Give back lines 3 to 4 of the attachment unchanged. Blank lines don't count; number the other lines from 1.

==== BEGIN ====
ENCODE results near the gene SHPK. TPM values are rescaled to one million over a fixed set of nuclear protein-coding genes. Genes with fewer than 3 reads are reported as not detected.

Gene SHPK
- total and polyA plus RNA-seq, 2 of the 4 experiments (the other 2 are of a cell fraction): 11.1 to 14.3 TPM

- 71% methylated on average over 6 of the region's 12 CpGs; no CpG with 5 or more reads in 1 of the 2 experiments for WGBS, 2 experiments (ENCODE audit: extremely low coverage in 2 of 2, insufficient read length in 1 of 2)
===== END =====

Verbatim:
- total and polyA plus RNA-seq, 2 of the 4 experiments (the other 2 are of a cell fraction): 11.1 to 14.3 TPM

- 71% methylated on average over 6 of the region's 12 CpGs; no CpG with 5 or more reads in 1 of the 2 experiments for WGBS, 2 experiments (ENCODE audit: extremely low coverage in 2 of 2, insufficient read length in 1 of 2)